For years, acrylic, or artificial, nails have been the answer for anyone who has longed for well-manicured hands. They don't chip, peel or crack, and you don't have to wait weeks for your nails to grow to have fabulous fingernails. Aside from time and money necessary to maintain acrylic nails, there can be some downsides, which usually involve nail fungus or an allergic reaction to the polymer-based substances in the product.

For most people, acrylic nails are a safe cosmetic enhancement. While it's unlikely that acrylic nails will harm your health, some people may notice that their real nails get tougher or become discolored [source: Gibson]. If this happens, simply remove the acrylic nails and let your fingernails grow out. However, there are some more serious consequences of having acrylic nails.

Some ingredients in acrylic nails are highly flammable, so they must be kept at a distance from hair straighteners, dryers or curling irons, as well as from heat and flames when cooking [source: U.S. Food and Drug Administration].

Infection is another potential health problem that can develop -- this is especially likely if you bump the nails or if they begin to separate from your natural nail. The moist, dark space between your nail and the acrylic is a perfect breeding ground for fungus and bacteria. You may not immediately notice the signs of infection because your nails are covered, so it's best not to leave acrylic nails in place too long [source: Gibson]. If your immune system is compromised in any way, perhaps due to drug treatments like chemotherapy, an autoimmune disease or a history of fungal infections or poor blood circulation, you're at a higher risk of developing an infection and may want to forgo acrylic nails [source: WebMD].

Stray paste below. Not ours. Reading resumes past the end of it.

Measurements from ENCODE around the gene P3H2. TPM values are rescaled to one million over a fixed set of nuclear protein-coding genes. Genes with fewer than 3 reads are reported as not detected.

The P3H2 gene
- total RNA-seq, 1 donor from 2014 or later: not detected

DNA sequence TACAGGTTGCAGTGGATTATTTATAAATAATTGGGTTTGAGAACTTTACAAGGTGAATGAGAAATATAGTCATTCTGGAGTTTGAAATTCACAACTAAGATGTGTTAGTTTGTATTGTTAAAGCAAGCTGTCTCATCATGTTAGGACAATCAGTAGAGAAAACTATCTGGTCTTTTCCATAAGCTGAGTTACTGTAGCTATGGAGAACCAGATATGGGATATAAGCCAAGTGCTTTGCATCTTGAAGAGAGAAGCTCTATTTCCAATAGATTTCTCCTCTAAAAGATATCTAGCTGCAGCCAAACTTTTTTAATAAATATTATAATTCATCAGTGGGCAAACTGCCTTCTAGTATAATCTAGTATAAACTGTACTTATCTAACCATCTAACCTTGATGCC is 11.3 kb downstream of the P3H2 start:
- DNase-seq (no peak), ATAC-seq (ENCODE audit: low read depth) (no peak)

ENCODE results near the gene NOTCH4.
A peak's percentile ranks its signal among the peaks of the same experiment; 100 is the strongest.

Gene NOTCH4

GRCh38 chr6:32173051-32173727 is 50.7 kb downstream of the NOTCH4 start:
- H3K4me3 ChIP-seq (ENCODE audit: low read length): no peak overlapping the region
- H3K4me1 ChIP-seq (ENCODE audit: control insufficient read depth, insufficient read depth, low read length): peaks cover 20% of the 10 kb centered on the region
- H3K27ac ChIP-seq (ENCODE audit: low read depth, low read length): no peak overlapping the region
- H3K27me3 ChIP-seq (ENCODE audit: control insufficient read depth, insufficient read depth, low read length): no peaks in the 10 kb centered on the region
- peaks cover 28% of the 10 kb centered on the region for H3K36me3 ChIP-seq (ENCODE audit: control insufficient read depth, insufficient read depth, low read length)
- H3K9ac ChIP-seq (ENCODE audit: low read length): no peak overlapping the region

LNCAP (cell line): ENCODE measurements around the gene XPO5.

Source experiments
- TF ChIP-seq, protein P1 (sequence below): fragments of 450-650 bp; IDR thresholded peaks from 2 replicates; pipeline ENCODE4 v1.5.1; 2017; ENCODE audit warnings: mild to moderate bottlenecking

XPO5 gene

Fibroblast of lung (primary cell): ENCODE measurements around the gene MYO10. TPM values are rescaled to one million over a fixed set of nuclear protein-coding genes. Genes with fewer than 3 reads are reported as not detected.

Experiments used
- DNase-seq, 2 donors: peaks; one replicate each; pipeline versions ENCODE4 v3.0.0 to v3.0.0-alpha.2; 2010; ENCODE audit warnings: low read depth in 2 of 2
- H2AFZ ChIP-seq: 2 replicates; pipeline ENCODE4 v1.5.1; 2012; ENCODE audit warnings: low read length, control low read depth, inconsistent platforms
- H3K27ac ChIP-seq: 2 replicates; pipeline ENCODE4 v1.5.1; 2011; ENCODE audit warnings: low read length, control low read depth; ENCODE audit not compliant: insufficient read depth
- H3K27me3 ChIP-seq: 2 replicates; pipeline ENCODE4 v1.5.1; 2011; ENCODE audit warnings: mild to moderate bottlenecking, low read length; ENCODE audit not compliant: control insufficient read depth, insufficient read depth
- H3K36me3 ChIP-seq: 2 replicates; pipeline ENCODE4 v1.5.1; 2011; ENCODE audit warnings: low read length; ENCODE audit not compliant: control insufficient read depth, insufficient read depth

For most people, the risks of acrylic nails are minimal, so go ahead and indulge. To learn more about acrylic nail safety, check out the links on the following page.